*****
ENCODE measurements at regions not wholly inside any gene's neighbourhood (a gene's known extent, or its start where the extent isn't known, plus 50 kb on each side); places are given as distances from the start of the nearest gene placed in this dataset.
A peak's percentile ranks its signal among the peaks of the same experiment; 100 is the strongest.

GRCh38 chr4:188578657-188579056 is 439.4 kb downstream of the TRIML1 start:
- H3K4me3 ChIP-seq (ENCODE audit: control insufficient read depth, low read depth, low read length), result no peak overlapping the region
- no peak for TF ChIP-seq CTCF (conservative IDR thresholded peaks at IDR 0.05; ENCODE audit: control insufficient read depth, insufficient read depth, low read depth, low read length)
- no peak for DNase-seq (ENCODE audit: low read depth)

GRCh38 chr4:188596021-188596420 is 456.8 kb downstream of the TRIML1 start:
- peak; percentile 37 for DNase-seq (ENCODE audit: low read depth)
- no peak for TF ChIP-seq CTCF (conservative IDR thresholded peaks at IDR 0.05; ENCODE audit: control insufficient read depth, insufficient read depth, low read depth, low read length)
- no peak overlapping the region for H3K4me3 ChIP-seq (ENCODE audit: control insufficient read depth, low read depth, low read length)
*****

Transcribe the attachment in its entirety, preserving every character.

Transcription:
ENCODE measurements at regions not wholly inside any gene's neighbourhood (a gene's known extent, or its start where the extent isn't known, plus 50 kb on each side); places are given as distances from the start of the nearest gene placed in this dataset.
A peak's percentile ranks its signal among the peaks of the same experiment; 100 is the strongest.

GRCh38 chr4:188578657-188579056 is 439.4 kb downstream of the TRIML1 start:
- H3K4me3 ChIP-seq (ENCODE audit: control insufficient read depth, low read depth, low read length), result no peak overlapping the region
- no peak for TF ChIP-seq CTCF (conservative IDR thresholded peaks at IDR 0.05; ENCODE audit: control insufficient read depth, insufficient read depth, low read depth, low read length)
- no peak for DNase-seq (ENCODE audit: low read depth)

GRCh38 chr4:188596021-188596420 is 456.8 kb downstream of the TRIML1 start:
- peak; percentile 37 for DNase-seq (ENCODE audit: low read depth)
- no peak for TF ChIP-seq CTCF (conservative IDR thresholded peaks at IDR 0.05; ENCODE audit: control insufficient read depth, insufficient read depth, low read depth, low read length)
- no peak overlapping the region for H3K4me3 ChIP-seq (ENCODE audit: control insufficient read depth, low read depth, low read length)